Bradley Beal Is Not The Savior | Wizards Blog Truth About

Bradley Beal Is Not The Savior

Updated: August 22, 2012

[original photo via – Brian Babineau/NBAE/Getty Images]

“He don’t have no pressure, he’s not the savior. He’s a beast under pressure. But he don’t have no pressure. We want Bradley Beal to come in and be Bradley Beal. We’re not telling him to come on and lead us into the playoffs. We want him to come in and make some jump shots, play some solid defense… go from there.”
—Sam Cassell, July 2012 Summer League

Cassell’s statement diffuses expectations, but it’s true. Bradley Beal is just a piece. The Washington Wizards now have several nice pieces, but none of them are saviors. Not even John Wall.

Wall is the face of the franchise — every team needs a face — and maybe Beal’s face will shine next to Wall’s on the top billing one day. But the Wizards don’t have a star. Not a single All-Star on the roster. Not yet.

Although I chuckle/wince to imagine Ernie Grunfeld and Randy Wittman trying to assemble IKEA furniture, that’s exactly what the Wizards are: pieces in a box waiting to come together. Some pieces of the DOMBÅS are more significant than others, but miss a screw or skip a step and the end result could render a decent, affordable wardrobe into a particleboard contraption.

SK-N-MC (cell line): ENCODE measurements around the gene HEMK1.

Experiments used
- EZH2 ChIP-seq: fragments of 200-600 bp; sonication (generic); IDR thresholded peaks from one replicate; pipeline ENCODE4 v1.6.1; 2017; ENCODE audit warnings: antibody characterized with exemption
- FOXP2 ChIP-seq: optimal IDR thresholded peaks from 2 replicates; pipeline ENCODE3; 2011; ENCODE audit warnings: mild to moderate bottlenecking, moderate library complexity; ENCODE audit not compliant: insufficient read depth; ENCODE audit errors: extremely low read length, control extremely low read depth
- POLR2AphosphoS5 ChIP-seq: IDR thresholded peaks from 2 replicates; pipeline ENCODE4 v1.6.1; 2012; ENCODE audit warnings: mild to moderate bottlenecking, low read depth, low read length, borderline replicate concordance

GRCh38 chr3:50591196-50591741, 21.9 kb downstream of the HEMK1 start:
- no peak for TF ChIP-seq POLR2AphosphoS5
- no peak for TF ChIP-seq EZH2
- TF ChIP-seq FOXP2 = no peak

Some of us try to get older — grow up — without having a living space full of inconsistently constructed IKEA pieces that don’t exactly stand up to the wear-and-tear of life. The Wizards are trying to grow up, too, and are striving to find pieces that can be stars who will stand on their own. If Wall, Beal, and perhaps even Kevin Seraphin eventually become solid pieces of oak, forming a comfortable bed upon which the hopes of Wizards fans can comfortably rest, then it’s OK to have a couple IKEA nightstands next to the piece from Ethan Allen.

From Wizards mini-camp to the NBA Summer League to Tim Grgurich’s skills camp to the NBA Rookie Transition Programs — these are just the primary paint on Beal’s professional development.

Bradley Beal is not the savior. He’s not even a starter. He’s just a piece with a solid core, low to medium expectations, and a lot of potential. The Wizards aren’t asking to be saved, they just want to continue to build.

Bradley Beal: Scenes from Summer League

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Kyle Weidie
Founder / Editor / Reporter / Writer at TAI
Kyle founded TAI in 2007 and has been weaving in and out the world of Wizards ever since, ducking WittmanFaces, jumping over G-Wiz, and avoiding stints on the DNP-Conditioning list. He has covered the Washington pro basketball team as a member of the media since 2009. Kyle lives in D.C. with his wife, loves basketball, and has no pets.

  • JT’s Hoops Blog

    I see him becoming similar to Mitch Richmond because he has a lot of strength in his game similar to Richmond.

  • Kyle Weidie

    So are Wall, Beal & Crawford the next RUN T-M-C?

    Or, when Beal is old, will the Wizards trade him for an up-and-coming star power forward?